How to Paint Realistic Grass

Updated April 17, 2017

Painting landscapes and vegetation presents many challenges to an artist. Grass is difficult because it is composed of many small strands; painting large areas of grass is particularly challenging because it is important to correctly shade the area or the grass will look unnatural. In addition, perspective in a grassy area is a challenge. While only practice will enable you to paint realistic grass, there are some general techniques that will help you to paint realistic grass in nearly any medium.

Paint a solid field of colour over the area that you want to be grassy, using the general colour that you want your grass to be; that is, paint in a green area if you are painting green grass, yellow or brown for yellow grass. Grass should be one of the last things that you paint, since it will typically cover other objects in your painting, so be sure that you are satisfied with the other aspects of your painting before you start. (see Reference 1)

Shade the colour field, adding in shadows and areas of light. Do not be too detailed.

Mix several shades of the colour you want to use for the grass, making some light and some dark. This will help the strands stand out more easily.

Select a very bristly brush. Lightly brush your grass colours on your painting, alternating the colours and working from the back to the front. Do not make solid strokes with the brush. The grass in the back needs short strokes and the grass in the front needs longer strokes. If you are painting a large area of grass, the strands in the very back will not show at all. Unless it is windy in your image, make the strands bend slightly to both the left and the right.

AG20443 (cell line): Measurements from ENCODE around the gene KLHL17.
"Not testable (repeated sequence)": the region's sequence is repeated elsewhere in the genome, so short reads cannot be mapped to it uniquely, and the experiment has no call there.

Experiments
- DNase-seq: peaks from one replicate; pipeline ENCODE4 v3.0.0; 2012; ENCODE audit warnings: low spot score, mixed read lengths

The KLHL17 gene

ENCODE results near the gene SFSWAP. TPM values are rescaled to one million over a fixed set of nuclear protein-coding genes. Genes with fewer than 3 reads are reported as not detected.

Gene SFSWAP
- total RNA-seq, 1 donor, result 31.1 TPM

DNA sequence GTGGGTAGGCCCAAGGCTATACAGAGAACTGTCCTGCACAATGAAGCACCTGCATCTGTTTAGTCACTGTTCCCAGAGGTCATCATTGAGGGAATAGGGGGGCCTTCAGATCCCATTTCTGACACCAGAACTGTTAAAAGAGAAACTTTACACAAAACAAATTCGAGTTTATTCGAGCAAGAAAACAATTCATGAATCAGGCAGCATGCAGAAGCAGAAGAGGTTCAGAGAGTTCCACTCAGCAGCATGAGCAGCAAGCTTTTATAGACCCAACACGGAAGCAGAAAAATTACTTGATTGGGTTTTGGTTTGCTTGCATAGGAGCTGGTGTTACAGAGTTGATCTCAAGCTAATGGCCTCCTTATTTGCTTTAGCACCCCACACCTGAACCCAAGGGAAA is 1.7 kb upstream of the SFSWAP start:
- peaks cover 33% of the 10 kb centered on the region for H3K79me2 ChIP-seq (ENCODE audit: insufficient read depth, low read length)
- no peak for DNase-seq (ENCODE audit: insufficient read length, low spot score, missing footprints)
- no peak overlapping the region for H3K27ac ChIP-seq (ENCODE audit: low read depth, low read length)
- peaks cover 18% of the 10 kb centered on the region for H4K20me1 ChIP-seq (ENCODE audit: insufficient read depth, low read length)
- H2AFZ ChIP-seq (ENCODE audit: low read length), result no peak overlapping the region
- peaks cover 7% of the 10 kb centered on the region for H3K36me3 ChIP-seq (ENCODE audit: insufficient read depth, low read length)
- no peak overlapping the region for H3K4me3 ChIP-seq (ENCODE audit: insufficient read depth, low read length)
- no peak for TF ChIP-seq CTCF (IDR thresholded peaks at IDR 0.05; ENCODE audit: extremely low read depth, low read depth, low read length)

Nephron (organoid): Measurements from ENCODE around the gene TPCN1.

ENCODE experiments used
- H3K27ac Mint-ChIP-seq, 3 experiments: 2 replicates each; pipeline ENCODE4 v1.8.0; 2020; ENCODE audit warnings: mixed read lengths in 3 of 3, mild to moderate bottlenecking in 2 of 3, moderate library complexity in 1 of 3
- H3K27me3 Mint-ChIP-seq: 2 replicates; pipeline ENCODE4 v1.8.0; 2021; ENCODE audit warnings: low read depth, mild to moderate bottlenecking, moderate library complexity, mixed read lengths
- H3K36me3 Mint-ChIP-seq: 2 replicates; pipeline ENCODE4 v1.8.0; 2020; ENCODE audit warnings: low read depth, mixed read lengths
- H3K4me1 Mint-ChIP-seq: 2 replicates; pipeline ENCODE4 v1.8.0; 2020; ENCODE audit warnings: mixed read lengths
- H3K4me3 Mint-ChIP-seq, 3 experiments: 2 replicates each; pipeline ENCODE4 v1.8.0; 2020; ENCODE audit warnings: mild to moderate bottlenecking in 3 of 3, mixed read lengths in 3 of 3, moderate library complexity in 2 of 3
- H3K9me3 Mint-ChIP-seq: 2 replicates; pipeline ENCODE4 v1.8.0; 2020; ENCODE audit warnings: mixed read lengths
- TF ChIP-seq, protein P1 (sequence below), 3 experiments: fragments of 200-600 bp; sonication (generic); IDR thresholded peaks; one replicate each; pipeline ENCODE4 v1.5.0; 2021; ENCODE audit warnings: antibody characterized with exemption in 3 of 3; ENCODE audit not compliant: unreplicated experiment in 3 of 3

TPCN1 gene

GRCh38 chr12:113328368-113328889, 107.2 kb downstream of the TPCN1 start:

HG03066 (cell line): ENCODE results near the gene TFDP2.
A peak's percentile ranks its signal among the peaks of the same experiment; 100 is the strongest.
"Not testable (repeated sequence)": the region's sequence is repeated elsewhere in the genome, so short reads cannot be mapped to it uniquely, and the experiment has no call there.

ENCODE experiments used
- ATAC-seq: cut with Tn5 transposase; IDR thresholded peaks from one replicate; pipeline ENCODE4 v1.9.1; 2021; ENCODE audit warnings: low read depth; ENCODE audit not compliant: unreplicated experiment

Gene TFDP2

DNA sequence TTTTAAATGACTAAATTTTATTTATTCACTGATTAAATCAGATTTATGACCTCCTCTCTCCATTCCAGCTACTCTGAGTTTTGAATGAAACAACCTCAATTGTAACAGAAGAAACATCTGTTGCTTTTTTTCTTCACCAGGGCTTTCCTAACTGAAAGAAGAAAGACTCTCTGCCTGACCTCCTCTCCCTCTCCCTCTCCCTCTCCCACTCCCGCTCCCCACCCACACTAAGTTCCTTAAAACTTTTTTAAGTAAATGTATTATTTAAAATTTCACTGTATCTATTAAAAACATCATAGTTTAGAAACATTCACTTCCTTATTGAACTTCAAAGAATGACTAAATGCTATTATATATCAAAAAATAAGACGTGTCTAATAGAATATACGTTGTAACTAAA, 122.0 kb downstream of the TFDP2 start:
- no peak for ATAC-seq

Select a thin, fine brush. Use loose strokes to paint some solid individual strands in your grass, focusing most of the strands towards the front. These strands should not be taller than the rest of your grass.

Add a few highlights to the grass using a thin brush and a light colour to suggest bright sunlight or rippling grass.


While grass is typically green, yellow or brown, using other colours adds interest to your grass. For instance, using blue and purple in the grass or shading makes green grass look lush. Allowing the paint to dry between layers helps prevent the paint from mixing together and losing the grass effect. Watercolour or ink washes require more planning than mediums like acrylics or oils; gouache or masking fluid can help you create highlighted strands in a watercolour painting.

Things You'll Need

  • Green paint
  • Yellow paint
  • Brown paint
  • Bristly brush
  • Thin brush
Cite this Article A tool to create a citation to reference this article Cite this Article

About the Author